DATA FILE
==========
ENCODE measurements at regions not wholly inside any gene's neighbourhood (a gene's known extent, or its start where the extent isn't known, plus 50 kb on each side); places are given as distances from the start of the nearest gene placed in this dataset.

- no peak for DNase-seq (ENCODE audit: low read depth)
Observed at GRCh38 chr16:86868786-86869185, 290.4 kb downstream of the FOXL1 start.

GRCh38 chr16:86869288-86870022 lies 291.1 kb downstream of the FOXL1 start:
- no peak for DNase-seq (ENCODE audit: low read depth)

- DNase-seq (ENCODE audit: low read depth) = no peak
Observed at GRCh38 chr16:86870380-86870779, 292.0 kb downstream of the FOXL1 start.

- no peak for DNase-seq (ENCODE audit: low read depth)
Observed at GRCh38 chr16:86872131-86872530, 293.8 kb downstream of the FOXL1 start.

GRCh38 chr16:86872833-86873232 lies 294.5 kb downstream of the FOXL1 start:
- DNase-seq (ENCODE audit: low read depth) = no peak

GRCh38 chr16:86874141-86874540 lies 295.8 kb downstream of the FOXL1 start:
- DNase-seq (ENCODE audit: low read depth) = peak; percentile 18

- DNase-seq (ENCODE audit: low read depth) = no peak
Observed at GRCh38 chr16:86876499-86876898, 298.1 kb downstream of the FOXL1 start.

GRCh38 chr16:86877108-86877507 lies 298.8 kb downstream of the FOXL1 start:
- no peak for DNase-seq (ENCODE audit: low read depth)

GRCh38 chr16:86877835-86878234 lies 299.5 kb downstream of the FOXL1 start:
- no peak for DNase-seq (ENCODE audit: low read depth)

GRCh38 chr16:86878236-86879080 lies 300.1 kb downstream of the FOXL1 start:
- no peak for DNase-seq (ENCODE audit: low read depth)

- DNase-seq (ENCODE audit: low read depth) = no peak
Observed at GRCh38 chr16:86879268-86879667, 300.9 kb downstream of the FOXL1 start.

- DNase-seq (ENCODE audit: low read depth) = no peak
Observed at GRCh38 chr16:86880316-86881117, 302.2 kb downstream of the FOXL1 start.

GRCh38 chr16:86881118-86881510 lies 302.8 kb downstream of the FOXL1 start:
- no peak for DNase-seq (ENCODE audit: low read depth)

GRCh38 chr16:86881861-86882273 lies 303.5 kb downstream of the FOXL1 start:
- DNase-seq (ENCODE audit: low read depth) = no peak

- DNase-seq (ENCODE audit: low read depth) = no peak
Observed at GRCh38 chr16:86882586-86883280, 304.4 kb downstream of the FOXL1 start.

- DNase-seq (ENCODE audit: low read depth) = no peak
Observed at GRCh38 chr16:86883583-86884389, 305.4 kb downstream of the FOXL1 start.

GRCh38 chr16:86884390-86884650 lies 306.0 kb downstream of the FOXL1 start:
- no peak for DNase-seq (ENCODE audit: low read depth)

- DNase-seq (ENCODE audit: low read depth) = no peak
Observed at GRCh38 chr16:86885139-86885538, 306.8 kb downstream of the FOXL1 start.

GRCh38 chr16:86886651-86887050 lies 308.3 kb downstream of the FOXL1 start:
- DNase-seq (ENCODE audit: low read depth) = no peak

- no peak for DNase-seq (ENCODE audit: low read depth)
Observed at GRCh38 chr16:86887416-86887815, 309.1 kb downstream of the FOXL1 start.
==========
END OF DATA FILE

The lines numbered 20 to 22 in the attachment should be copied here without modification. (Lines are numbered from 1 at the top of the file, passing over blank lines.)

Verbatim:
GRCh38 chr16:86878236-86879080 lies 300.1 kb downstream of the FOXL1 start:
- no peak for DNase-seq (ENCODE audit: low read depth)

- DNase-seq (ENCODE audit: low read depth) = no peak